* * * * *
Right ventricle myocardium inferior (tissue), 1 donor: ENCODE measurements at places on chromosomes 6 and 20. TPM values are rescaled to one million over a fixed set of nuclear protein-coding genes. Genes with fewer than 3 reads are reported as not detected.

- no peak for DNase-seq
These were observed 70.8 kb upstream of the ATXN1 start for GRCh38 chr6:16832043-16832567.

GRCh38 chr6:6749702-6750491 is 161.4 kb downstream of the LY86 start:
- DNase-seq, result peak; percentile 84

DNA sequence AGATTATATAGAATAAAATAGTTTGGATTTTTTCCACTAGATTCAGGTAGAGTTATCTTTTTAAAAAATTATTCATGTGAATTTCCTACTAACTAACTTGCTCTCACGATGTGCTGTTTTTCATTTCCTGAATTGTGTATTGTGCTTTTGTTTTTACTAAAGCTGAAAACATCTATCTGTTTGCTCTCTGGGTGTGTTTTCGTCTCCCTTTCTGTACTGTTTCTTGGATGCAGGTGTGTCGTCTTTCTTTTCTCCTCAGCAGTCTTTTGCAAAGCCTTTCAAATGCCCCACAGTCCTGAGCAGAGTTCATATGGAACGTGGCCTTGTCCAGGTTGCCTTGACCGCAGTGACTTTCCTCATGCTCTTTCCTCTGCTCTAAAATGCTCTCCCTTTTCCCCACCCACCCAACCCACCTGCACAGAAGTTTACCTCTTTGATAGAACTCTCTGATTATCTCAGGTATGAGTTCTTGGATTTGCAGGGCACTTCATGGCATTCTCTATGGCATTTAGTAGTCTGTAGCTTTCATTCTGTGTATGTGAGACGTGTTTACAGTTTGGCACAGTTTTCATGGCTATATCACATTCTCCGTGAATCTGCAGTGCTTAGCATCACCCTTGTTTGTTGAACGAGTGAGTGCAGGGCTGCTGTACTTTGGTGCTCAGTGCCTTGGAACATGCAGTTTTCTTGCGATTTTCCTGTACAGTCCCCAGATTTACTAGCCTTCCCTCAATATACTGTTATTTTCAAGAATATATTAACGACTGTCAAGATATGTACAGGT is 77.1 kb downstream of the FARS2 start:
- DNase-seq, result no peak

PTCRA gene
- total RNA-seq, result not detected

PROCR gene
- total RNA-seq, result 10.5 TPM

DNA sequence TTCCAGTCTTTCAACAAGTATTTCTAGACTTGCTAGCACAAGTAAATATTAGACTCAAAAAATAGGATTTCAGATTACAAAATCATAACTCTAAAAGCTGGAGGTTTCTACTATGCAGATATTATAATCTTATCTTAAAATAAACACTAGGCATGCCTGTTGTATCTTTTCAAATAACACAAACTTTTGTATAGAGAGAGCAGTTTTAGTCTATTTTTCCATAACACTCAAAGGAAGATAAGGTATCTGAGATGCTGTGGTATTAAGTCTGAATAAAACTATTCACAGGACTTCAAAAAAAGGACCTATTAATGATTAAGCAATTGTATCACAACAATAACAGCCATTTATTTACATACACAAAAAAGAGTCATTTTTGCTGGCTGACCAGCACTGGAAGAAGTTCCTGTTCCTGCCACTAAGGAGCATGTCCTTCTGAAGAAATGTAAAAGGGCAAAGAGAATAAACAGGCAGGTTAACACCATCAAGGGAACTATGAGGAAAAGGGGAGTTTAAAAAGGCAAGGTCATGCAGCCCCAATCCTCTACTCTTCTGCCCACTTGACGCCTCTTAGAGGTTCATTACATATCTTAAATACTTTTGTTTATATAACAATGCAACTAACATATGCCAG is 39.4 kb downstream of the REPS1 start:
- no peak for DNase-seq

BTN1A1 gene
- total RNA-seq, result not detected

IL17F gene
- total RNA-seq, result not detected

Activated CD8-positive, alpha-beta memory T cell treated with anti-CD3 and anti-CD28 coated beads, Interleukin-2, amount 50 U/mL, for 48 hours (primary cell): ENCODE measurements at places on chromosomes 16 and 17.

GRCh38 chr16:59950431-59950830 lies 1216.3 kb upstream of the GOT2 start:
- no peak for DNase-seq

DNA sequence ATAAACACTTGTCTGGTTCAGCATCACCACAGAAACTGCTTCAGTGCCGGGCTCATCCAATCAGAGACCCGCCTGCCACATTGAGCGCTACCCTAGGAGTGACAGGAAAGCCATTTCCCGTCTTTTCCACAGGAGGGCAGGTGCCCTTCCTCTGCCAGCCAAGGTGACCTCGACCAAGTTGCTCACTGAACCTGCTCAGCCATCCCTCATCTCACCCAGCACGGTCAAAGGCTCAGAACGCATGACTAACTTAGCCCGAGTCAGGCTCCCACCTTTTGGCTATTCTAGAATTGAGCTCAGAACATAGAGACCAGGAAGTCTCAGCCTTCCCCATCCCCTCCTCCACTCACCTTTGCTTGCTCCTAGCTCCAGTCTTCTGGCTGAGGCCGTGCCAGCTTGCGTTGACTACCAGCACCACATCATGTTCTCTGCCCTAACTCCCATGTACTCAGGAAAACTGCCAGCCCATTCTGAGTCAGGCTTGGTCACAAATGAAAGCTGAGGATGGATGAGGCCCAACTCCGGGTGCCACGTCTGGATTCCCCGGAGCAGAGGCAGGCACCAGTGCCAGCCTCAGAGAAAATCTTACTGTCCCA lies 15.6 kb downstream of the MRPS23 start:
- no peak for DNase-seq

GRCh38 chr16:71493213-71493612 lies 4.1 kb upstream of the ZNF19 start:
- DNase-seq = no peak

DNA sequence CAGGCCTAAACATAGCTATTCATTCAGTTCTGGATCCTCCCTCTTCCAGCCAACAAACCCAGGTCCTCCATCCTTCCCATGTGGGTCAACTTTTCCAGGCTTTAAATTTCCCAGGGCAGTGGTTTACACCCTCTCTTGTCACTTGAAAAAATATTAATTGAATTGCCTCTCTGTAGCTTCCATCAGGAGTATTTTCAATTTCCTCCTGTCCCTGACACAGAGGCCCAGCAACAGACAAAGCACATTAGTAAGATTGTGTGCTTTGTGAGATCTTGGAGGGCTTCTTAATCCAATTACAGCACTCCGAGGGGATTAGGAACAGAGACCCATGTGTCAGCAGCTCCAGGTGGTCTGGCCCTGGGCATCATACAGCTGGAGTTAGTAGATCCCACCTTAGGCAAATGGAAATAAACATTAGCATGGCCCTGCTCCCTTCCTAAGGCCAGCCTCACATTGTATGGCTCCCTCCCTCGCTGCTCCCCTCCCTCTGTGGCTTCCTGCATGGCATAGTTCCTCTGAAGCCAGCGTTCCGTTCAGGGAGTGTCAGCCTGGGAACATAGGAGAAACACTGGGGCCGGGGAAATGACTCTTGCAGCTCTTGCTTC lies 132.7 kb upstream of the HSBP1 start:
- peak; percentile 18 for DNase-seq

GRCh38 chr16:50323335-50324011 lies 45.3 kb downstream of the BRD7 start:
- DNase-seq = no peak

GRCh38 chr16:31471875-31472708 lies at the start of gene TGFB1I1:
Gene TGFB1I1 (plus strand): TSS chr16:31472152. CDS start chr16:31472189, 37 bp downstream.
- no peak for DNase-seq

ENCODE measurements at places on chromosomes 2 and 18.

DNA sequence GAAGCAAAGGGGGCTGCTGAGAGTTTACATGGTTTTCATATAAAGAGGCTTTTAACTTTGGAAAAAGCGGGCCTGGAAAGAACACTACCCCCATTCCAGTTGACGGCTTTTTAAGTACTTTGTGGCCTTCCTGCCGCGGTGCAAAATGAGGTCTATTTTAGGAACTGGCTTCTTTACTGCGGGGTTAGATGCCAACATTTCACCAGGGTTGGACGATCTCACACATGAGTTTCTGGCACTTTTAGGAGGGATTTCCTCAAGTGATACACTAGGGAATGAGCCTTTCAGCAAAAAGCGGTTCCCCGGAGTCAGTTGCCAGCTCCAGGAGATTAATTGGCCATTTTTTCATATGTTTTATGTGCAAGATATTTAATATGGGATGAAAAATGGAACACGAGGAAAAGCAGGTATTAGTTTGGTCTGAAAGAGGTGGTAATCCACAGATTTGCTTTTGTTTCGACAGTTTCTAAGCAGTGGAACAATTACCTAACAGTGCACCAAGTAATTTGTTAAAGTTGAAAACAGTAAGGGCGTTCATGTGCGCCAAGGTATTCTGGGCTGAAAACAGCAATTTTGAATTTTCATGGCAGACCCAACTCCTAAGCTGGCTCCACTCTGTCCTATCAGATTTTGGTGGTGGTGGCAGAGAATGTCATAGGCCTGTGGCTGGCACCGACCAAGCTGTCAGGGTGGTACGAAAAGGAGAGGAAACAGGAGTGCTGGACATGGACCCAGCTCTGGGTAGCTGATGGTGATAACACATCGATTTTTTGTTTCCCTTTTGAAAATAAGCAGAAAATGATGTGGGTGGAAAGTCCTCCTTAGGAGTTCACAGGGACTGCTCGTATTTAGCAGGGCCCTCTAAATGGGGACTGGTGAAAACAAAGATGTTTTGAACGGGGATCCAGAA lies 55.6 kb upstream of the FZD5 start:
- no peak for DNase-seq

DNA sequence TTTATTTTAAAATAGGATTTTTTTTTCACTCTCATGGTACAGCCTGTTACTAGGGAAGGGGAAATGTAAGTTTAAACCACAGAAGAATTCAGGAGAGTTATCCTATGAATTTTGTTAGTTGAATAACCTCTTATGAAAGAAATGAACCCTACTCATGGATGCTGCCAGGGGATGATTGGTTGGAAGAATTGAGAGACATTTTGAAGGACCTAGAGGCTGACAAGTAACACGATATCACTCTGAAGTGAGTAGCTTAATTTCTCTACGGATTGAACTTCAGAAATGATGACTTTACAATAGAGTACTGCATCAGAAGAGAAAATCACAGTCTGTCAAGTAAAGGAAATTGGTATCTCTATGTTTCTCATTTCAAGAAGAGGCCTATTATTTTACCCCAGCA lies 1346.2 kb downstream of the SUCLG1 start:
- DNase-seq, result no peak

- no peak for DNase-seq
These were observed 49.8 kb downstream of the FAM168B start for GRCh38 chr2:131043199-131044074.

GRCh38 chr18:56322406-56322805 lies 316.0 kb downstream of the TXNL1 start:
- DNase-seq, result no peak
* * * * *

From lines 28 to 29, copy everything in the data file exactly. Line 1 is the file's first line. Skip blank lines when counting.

- DNase-seq = no peak

GRCh38 chr16:31471875-31472708 lies at the start of gene TGFB1I1: